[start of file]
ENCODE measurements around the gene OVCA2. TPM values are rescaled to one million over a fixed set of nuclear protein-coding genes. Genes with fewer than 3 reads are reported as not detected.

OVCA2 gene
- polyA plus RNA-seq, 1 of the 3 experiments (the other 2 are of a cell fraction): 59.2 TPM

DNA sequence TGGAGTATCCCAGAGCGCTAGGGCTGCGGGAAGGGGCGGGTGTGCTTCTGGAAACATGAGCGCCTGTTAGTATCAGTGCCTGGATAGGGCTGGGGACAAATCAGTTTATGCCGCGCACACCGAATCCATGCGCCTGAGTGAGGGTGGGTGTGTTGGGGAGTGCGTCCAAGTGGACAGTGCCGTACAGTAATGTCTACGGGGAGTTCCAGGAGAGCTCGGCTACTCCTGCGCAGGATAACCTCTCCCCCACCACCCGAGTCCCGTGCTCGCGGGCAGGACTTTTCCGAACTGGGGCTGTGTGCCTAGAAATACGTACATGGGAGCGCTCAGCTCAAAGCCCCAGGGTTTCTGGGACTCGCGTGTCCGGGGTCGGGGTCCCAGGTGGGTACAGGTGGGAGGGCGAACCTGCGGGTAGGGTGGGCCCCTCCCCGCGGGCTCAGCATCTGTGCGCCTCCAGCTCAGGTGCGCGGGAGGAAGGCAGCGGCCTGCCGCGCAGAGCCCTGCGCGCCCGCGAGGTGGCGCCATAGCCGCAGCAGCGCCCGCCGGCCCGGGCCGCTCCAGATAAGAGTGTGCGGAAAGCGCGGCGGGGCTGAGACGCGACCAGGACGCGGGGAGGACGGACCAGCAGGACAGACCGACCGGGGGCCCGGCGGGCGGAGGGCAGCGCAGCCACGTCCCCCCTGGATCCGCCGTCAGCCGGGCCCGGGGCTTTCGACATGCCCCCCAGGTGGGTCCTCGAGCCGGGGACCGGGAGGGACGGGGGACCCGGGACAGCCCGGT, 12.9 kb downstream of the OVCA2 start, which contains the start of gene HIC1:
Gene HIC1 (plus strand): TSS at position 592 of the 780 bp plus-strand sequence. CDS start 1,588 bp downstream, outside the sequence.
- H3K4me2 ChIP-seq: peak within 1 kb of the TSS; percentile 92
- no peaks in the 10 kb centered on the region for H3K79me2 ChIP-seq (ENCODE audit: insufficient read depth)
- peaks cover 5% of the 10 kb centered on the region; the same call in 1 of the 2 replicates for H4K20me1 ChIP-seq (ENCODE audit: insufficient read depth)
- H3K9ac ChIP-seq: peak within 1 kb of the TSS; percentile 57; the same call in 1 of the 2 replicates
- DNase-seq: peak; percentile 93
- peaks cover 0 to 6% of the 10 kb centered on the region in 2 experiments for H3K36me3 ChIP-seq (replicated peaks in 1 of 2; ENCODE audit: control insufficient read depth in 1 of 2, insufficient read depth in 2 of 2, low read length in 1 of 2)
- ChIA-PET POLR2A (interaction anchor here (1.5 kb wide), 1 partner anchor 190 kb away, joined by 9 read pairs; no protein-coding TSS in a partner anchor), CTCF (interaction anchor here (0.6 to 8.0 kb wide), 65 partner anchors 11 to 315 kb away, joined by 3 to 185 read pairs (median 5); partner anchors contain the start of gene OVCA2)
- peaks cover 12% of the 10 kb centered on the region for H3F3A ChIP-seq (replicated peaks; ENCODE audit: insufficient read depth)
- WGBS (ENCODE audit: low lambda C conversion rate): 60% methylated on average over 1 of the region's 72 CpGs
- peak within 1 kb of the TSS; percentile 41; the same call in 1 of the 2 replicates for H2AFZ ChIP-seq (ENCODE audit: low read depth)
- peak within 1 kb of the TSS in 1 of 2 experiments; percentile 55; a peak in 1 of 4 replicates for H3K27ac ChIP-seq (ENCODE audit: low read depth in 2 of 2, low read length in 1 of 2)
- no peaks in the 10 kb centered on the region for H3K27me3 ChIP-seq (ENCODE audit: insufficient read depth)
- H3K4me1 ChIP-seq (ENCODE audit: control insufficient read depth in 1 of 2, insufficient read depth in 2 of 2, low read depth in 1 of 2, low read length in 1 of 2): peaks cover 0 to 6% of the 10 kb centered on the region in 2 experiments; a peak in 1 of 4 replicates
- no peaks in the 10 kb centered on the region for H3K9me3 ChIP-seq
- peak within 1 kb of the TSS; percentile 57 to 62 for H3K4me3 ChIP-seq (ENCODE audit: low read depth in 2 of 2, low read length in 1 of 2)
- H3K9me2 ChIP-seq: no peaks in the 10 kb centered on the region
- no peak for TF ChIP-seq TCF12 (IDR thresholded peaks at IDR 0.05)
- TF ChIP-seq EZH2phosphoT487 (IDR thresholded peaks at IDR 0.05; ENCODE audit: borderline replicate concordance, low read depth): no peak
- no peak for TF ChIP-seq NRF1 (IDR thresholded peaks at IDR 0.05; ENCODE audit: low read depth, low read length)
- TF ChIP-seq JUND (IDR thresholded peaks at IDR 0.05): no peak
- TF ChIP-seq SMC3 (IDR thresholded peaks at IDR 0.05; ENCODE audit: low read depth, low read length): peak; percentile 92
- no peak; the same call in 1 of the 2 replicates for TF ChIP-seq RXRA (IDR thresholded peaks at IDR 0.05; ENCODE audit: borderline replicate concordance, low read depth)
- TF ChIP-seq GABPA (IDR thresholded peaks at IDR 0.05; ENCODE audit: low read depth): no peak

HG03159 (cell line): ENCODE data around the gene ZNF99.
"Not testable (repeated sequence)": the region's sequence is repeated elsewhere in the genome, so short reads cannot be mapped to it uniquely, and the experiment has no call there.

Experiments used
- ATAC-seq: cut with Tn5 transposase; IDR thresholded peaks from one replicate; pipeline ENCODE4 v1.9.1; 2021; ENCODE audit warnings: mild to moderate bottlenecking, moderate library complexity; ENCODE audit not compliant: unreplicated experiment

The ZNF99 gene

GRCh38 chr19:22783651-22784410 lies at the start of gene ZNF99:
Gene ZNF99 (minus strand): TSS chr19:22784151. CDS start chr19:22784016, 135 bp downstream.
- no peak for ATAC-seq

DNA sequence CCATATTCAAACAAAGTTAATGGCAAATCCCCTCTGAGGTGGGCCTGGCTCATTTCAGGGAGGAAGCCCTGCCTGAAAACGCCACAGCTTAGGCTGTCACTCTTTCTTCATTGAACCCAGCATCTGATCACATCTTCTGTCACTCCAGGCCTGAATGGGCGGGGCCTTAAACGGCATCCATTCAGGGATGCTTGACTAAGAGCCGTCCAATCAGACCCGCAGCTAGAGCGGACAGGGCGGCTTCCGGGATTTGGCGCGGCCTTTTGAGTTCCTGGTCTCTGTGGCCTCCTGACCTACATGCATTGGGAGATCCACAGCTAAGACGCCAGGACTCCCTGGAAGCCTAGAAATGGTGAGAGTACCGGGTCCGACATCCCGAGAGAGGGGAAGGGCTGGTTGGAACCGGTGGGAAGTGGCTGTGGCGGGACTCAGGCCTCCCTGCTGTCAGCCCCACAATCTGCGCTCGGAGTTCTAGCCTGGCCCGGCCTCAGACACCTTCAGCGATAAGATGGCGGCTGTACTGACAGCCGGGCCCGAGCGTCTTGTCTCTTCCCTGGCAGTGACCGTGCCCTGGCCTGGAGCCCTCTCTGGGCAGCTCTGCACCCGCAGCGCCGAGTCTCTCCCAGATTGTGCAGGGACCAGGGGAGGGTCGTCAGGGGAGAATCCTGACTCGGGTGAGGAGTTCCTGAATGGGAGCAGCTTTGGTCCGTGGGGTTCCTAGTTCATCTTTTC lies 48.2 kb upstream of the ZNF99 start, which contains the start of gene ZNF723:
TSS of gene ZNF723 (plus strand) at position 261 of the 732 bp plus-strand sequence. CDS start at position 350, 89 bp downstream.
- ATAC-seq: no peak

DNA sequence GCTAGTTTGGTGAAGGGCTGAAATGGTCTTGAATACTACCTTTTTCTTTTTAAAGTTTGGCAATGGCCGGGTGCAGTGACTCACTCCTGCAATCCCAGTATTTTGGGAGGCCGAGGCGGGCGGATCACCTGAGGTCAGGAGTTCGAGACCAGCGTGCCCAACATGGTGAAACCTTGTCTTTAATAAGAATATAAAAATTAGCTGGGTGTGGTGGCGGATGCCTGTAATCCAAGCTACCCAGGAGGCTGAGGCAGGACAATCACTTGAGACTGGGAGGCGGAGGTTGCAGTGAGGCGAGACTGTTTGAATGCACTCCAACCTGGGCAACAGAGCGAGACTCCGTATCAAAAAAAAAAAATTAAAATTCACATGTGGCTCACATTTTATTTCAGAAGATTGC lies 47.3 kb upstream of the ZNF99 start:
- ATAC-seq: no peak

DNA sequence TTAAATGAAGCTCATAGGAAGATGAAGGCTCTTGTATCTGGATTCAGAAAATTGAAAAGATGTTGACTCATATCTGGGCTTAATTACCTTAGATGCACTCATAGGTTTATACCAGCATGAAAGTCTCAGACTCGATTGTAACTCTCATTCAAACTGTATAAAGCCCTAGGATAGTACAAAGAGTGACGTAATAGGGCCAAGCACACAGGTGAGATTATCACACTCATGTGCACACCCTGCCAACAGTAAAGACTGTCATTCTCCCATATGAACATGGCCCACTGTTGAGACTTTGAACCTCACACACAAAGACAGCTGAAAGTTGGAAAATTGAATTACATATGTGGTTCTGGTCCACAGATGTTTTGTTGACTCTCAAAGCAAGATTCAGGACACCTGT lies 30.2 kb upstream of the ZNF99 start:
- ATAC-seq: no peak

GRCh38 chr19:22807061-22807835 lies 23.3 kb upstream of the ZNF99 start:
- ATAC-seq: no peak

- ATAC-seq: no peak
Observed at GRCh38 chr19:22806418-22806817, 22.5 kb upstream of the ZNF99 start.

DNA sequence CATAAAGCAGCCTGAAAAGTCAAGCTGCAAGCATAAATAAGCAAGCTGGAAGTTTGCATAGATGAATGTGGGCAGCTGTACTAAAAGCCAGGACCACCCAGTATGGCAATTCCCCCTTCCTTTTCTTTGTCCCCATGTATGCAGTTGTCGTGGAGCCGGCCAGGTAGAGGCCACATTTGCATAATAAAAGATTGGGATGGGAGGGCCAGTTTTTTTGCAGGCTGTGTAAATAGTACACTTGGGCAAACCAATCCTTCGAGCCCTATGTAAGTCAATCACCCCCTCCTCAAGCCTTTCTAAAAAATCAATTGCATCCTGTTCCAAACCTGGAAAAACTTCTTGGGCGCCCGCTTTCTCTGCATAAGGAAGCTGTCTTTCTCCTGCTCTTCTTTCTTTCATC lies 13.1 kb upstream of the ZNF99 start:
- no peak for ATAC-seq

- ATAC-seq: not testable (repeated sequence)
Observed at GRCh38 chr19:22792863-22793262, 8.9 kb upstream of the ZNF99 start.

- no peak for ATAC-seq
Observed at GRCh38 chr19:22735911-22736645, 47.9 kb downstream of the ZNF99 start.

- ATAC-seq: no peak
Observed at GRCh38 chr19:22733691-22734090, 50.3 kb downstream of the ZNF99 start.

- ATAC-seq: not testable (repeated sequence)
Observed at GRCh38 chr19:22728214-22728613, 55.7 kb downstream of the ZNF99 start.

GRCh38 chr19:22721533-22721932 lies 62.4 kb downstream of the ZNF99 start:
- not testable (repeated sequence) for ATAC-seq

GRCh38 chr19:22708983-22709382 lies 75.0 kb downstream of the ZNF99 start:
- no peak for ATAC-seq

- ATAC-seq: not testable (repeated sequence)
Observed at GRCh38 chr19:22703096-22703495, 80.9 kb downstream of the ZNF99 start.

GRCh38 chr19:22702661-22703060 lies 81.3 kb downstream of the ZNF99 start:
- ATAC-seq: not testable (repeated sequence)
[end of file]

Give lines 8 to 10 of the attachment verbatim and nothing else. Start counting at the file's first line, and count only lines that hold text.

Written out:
- peaks cover 5% of the 10 kb centered on the region; the same call in 1 of the 2 replicates for H4K20me1 ChIP-seq (ENCODE audit: insufficient read depth)
- H3K9ac ChIP-seq: peak within 1 kb of the TSS; percentile 57; the same call in 1 of the 2 replicates
- DNase-seq: peak; percentile 93